This month marks a major milestone in my household: our older son is graduating high school. In a few short months he’ll be moving away to live in his first dorm room. Our younger son is moving up a grade in the fall and will be navigating a new building with new faces and new expectations. Transition and change are all around us, from the cells in our bodies to the ebbs and flows of the tides. Even in this time before the summer solstice, with so much sunlight and lush summer foliage, my mind can’t stop itself from leaping ahead to anticipate the changes autumn will bring – and then winter, and next spring, and what about a year from now… what will that look like??
All of this is amazing and wonderful and exciting; and all of this is off-putting and unsettling and unfamiliar. When I feel my thoughts beginning to spiral down a rabbit hole or two, what stops me from diving all the way in? I give myself a few minutes of breathing room by way of ritual or occupying my sacred space.
I love rituals – whether formal or informal, spiritual or secular, there is something reassuring and comforting in the repetition of familiar tasks, words, music, and so on. Rituals bring us into the present moment, and by their simplicity they allow us time for reflection and introspection. They are also a wellspring of opportunities to express and embrace gratitude, something that benefits all of us.
A sacred space, a sanctuary, is simply a place in which you can feel comfort and peace. It can be a room in your home if you have ample space. It can be a favorite chair with a cozy blanket and a book or magazine. It can be a spot outdoors in which you can relax for a bit and take in the fresh air while you ponder your thoughts.
What matters most in all of this is that the ritual or space works for you. It doesn’t have to look like anyone else’s. Your objective here is to intentionally create space for yourself in all aspects: physical, mental, emotional, and spiritual. In this context spiritual does not equal any specific religious practice; rather, it’s whatever feeds your soul.
So how do you create a ritual? What works? Short answer: anything that helps you take pause. I have enacted rituals around making morning coffee, heading out on my (almost) daily walk, getting creative, even showering. Here are a few simple steps to help you get started:
- Set your intention. By this I mean, decide that this is going to be about consciously slowing down and focusing on your present activity. Take the time you need to sink into what you’re doing, as though you’re doing it for the person you love most in the world.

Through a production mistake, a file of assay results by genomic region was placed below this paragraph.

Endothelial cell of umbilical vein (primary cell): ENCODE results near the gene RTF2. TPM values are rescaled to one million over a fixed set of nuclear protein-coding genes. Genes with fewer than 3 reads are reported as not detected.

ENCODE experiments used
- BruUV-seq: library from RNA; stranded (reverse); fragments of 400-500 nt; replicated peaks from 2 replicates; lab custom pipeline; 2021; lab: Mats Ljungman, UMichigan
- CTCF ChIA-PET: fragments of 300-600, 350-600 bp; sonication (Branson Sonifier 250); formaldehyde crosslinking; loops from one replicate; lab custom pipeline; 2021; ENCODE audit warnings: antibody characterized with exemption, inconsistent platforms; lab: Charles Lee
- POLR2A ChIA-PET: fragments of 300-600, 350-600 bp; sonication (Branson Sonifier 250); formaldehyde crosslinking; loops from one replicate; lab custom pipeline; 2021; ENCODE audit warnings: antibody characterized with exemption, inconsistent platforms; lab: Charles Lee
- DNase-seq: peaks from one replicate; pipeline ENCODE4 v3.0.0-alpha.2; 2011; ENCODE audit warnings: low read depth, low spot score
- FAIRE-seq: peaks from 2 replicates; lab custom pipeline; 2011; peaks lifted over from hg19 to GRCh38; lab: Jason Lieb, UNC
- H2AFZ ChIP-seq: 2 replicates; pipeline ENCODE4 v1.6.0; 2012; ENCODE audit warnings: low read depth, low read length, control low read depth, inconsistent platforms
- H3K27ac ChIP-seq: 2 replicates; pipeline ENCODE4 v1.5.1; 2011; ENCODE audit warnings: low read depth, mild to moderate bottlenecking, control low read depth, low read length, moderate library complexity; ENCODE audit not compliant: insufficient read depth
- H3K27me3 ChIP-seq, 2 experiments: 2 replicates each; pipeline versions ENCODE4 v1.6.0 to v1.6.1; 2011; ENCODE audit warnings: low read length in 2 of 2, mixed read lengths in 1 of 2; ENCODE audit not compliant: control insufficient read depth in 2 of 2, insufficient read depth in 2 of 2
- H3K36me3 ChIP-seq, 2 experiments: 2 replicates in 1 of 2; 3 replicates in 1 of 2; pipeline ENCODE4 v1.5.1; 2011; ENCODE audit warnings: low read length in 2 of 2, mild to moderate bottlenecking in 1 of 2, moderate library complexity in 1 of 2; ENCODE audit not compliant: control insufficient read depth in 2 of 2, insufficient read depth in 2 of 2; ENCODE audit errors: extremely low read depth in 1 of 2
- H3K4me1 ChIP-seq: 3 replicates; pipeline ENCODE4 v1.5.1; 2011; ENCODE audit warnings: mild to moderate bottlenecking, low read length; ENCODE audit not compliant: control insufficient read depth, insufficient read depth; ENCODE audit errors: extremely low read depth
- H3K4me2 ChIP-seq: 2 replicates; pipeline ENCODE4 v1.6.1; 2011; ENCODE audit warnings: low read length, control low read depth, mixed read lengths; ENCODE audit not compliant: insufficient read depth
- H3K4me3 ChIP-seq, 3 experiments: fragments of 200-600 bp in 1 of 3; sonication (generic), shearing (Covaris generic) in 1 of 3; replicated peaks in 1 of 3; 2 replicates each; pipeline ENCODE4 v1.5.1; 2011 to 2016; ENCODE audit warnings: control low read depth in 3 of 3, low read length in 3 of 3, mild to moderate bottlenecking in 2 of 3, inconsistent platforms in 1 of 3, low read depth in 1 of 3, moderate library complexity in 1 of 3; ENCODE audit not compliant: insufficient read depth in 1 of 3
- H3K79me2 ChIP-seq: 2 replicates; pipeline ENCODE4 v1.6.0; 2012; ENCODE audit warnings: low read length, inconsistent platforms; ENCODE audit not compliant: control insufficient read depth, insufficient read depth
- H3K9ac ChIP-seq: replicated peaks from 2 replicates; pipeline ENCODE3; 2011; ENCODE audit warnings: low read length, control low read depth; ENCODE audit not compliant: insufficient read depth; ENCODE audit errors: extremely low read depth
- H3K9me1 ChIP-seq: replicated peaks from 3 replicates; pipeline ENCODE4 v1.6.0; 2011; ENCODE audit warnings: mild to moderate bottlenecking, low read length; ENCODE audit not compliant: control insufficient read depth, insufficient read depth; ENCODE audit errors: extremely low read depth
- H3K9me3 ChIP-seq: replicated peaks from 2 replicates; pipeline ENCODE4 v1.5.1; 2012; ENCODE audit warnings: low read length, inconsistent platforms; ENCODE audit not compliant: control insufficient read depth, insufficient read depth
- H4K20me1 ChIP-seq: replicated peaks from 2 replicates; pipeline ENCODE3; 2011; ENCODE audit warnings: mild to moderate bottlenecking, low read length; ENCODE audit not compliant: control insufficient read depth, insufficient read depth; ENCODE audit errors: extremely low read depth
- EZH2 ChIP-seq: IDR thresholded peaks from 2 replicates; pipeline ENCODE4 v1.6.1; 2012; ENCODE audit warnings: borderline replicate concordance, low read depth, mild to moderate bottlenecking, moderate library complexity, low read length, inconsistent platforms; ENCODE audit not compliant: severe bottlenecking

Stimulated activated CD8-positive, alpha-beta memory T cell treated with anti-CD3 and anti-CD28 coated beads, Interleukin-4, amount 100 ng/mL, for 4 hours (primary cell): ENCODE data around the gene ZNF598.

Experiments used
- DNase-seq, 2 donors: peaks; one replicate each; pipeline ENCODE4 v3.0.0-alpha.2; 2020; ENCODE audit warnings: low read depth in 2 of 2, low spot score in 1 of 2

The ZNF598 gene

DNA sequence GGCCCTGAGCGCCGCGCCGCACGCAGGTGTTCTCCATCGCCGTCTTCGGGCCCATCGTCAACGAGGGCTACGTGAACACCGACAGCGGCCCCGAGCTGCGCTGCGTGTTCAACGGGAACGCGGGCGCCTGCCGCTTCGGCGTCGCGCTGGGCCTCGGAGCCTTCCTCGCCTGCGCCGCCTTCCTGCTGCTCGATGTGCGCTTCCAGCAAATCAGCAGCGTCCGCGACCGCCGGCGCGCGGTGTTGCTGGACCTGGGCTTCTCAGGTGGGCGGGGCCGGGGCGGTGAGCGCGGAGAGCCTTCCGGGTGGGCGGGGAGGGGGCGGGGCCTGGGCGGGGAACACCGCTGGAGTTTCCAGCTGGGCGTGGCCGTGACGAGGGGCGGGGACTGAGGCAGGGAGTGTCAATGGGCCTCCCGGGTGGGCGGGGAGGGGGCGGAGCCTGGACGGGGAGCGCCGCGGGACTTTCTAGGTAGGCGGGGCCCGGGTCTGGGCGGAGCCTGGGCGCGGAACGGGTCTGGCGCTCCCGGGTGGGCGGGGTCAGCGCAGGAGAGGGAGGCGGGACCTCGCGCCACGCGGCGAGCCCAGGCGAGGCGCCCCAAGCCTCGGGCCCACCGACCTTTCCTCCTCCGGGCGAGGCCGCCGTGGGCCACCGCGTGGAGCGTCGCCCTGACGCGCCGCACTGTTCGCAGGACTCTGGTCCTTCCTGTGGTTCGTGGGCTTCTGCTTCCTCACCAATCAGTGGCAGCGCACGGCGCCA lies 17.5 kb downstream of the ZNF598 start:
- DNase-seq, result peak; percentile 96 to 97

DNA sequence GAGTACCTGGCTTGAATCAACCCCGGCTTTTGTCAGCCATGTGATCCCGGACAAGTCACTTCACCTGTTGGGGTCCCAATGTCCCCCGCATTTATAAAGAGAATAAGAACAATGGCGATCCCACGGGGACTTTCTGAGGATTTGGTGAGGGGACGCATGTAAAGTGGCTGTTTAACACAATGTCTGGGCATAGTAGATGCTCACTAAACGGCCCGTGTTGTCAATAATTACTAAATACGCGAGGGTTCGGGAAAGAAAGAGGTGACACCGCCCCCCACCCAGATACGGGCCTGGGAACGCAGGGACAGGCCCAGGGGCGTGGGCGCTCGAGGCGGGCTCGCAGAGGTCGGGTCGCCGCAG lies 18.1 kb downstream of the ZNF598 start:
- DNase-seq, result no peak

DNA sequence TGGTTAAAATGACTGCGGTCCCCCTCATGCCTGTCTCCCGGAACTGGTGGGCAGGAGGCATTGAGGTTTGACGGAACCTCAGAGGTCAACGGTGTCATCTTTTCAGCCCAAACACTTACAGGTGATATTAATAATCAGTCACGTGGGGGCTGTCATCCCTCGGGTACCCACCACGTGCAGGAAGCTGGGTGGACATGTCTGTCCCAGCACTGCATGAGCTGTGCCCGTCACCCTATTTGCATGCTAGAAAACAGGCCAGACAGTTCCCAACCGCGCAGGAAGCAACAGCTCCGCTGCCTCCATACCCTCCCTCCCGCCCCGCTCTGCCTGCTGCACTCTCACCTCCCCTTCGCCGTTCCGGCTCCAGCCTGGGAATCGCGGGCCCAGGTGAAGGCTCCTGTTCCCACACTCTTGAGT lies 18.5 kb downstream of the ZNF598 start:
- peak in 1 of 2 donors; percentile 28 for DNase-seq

- Keep it simple. If your ritual feels like it’s too cumbersome or convoluted, then it is. The idea is not to challenge yourself, but rather to allow yourself to find a gentle and comforting rhythm in the action you’ve chosen. Familiarity with the task is helpful in this case as it allows you to act without overthinking.
- When you are doing the action, allow yourself to see through it and past it so you can tap into gratitude behind it. Here’s an example of what I mean: when I make morning coffee during the week, I use a French press. My sequence is always the same and nothing magic – fill and heat the kettle, put grounds into the press, pour boiling water in and stir, wait five minutes, push the plunger. In that time I could be doing any of a number of other morning tasks such as making lunches, checking email, doing dishes, and so on. Yet I choose instead to start my day with a pause and I use it to offer silent thanks. I thank everyone from my family and friends for being in my life, to the DPW staff who make sure the tap water is safe, to the farmers who grew the coffee beans and sugar cane and raised the cows who made the cream, to the people who designed and made the press, the kettle, the stove, my mug … are you getting the idea? I can go down this gratitude rabbit hole as little or as far as I choose. What matters is that I choose to take the pause and see all the actions that have led to me making coffee in that moment. It’s an awe inspiring and humbling acknowledgment that helps me remember to appreciate the small joys that are all around me.
And what about a sacred space? Again, that only needs to work for you. It doesn’t have to look like anyone else’s. You can pore over suggestions on internet sites or flip through interior design magazines, sure. However, in order to make it truly yours, try this instead: take a few minutes to sit with your eyes closed and listen. Ask yourself what you need a sacred space to be. Give yourself the time to picture it and include any details you want, and then do your best to make that real. It doesn’t have to be exact, only as close as you feel it can be – you’ll know when you see it because it will suddenly feel like a spot that has been waiting for you all this time. You’ll realize that this is where you can take a few minutes whenever you need to reset and reclaim yourself, and it will feel like coming home.
tell me, Joy Warrior, what’s one ritual that you can begin to practice? Tell me about your sacred space? What simple action can you take to nurture yourself and listen to the voice of your soul?